   If following normal growth pattern, 20 kcal/oz formula until 1
            If standard formula used 1 cc of multivits/day + 2-4 mg/kg/d
             Fe used until intake > 32 oz/day
    Recommendations for advancing
   Similar to term infants
   No cow’s milk until 1 year (not sufficient iron,
    B6, C and EFA’s)
   If not gaining weight adequately, increase
    volume or density of formula
   If lactose intolerant, try soy (also for
   If documented protein-induced enteropathy, use
    elemental formulas
    Suggested Feeding Schedules
   Birth – 4 months
       Fe fortified formula (FeFF) (premature or std) 18 – 32 oz per day
       BM (+/- fortifier) 8 – 12 times per day (may weigh pre/post)
   4 – 6 mos
       FeFF or BM 27 – 45 oz/day
       May add infant cereal with iron 1 – 6 Tbls/day
   6 – 8 mos
       FeFF or BM 24 – 32 oz/d, offer cup
       Infant cereal 4 – 6 tbls/day
       Add vegetables, meat, fruits, etc one per week
   9 – 12 mos
       FeFF or BM 24 – 32 oz/d decreasing to 20 – 24 oz/d as near 12
       Increase solid foods consistently
                     Special formulas
   24 kcal formulas (greater concentration of vitamins and
       Similac Special Care 24
       Enfamil Premature 24
       Nestle Good Start
       Use when need calorie dense foods because of limited po
        intake or fluid restricted
   22 kcal formulas (higher protein content and higher in
    some vitamins and minerals)
       Neosure
       Enfamil 22
   Other formulas can be mixed to 22 or 24 kcal but will
    not have a similar higher density of minerals and
    protein as premature formulas
                       Case 1

   4 mo old former 28 week premie, has
    BPD, CHF, weighs 2.5 kg
       She will need 22 kcal formula or BM with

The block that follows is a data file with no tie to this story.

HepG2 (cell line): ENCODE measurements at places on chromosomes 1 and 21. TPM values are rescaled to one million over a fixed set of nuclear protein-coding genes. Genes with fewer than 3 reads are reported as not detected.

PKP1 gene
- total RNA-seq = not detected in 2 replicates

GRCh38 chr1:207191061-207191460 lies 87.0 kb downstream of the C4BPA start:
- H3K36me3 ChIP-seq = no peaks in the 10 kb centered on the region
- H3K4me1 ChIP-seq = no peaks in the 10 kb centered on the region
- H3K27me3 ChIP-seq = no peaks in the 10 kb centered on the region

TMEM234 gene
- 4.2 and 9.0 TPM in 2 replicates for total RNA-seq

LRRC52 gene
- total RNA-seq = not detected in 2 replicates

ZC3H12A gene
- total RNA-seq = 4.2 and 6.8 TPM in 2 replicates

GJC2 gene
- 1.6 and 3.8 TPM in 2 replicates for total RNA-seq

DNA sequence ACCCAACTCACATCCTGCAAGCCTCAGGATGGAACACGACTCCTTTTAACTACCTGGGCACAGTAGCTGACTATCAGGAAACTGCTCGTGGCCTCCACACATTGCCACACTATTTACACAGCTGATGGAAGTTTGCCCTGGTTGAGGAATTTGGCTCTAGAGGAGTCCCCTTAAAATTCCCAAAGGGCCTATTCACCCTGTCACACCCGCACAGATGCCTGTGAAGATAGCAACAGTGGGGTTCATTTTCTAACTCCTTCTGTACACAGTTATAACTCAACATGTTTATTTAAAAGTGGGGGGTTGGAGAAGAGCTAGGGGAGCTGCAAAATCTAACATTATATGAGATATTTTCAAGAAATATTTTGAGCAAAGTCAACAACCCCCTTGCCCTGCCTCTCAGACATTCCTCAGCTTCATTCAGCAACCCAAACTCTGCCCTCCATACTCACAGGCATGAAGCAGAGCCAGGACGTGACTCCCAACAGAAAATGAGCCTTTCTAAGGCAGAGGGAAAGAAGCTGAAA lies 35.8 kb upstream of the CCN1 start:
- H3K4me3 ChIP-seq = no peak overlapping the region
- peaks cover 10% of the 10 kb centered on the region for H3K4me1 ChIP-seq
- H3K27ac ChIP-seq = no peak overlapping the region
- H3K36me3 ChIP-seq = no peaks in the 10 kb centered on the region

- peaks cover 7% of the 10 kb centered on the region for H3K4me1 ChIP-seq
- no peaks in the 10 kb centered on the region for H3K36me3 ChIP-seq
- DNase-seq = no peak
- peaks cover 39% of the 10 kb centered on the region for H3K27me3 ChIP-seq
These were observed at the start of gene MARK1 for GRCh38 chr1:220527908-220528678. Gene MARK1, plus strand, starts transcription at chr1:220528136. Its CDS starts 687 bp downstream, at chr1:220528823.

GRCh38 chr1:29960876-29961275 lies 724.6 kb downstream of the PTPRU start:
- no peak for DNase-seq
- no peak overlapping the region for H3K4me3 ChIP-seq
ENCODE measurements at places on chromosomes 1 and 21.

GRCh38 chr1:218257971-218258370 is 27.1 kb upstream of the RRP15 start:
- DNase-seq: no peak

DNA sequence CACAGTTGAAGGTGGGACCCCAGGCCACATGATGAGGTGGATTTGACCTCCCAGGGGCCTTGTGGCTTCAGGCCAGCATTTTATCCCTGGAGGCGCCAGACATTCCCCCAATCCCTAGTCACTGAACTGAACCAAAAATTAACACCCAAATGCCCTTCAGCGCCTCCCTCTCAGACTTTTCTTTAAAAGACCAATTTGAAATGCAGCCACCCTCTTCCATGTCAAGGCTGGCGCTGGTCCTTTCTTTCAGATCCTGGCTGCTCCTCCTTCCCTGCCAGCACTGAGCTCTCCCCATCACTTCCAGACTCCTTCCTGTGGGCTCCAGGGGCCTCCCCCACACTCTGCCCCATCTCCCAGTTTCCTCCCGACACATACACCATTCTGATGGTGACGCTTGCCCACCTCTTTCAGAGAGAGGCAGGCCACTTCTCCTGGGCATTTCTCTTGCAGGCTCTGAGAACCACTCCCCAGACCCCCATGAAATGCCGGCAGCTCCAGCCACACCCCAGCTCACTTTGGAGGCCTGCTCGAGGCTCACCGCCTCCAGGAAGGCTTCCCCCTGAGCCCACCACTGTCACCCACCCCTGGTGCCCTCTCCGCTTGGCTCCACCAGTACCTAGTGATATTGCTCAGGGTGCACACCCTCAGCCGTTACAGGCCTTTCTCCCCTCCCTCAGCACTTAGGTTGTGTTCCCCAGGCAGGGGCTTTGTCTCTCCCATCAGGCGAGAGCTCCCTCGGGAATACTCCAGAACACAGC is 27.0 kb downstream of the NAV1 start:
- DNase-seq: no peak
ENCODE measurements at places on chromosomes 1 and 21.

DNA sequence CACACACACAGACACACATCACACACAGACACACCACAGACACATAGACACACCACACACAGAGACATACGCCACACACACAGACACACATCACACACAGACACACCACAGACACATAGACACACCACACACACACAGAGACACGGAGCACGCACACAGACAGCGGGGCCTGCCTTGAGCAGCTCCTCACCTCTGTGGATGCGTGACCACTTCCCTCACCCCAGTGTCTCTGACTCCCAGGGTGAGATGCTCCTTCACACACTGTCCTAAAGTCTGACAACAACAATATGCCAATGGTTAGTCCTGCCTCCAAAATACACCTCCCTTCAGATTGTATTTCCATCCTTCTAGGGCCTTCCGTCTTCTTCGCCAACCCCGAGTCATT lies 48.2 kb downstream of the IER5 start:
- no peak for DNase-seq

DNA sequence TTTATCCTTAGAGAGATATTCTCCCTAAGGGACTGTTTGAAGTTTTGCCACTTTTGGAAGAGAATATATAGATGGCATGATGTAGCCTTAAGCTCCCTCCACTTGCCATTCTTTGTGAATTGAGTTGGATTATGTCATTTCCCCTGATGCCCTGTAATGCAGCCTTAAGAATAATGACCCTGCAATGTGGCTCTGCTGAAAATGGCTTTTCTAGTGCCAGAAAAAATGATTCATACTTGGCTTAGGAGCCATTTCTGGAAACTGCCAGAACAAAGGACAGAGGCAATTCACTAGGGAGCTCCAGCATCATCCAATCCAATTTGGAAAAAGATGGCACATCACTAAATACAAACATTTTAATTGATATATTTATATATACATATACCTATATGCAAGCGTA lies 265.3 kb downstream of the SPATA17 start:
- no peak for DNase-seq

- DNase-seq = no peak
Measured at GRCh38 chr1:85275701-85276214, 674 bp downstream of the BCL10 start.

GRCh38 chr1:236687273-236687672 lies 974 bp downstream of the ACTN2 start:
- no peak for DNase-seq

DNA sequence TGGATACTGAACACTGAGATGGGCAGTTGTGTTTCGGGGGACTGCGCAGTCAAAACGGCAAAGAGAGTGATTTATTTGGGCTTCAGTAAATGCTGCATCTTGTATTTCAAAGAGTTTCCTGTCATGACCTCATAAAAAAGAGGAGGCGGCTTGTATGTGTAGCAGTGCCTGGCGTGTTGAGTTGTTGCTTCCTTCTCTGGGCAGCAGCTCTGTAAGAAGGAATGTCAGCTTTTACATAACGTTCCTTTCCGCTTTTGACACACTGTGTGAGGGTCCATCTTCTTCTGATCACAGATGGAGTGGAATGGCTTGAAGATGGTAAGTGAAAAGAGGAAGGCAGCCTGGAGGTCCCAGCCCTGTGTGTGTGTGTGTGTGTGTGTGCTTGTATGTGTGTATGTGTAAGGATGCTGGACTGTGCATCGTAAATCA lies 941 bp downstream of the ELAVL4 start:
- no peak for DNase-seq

fortifier (because she is < 3%ile) until she
        catches up or reaches 9 – 12 mos
       Because of CHF and BPD may need to
        continue to restrict volume and may need to
        keep on denser formula until 1 yr
       Should add 2 mg/kg/day Fe (+/-) 1 cc
                        Case 2
   Former 1.7 kg 33 week premie discharged
    at 3 weeks of life at 2.1 kg with
    uncomplicated nursery course
       BM with enriched or standard formula,
        multivits and 2 – 4 kg/kg/d of iron until 5 kg
       Or,
       22 kcal/oz until catch up complete then 20
        kcal/oz until 1 yr + multivits and Fe until
        intake >32 oz/day
   Premature infants require special care and attention and
    these children are at very high risk for parental neglect
   Premature infants are at risk for nutritional problems
    such as bone disease, iron deficiency, delayed growth,
    and complications of other vitamin/mineral deficiencies
   There is evidence that premature infants who have too
    rapid catch up growth are at greater risk for obesity,
    diabetes and other metabolic complications later in life
   Selection of formula and feeding schedules will depend
    upon a number of factors including discharge weight, co-
    morbid conditions, and rate of growth
   Will need to see these children for weight checks and
    parental education every week or two initially and more
    often than the normal well-child schedule

   Verma, Sridhar, Spitzer, “Continuing Care
    of NICU Graduates”, Clinical Pediatrics,
    May, 2003
   La Hood and Bryant, “Outpatient Care of
    the Premature Infant”, American Family
    Physician, October 15, 2007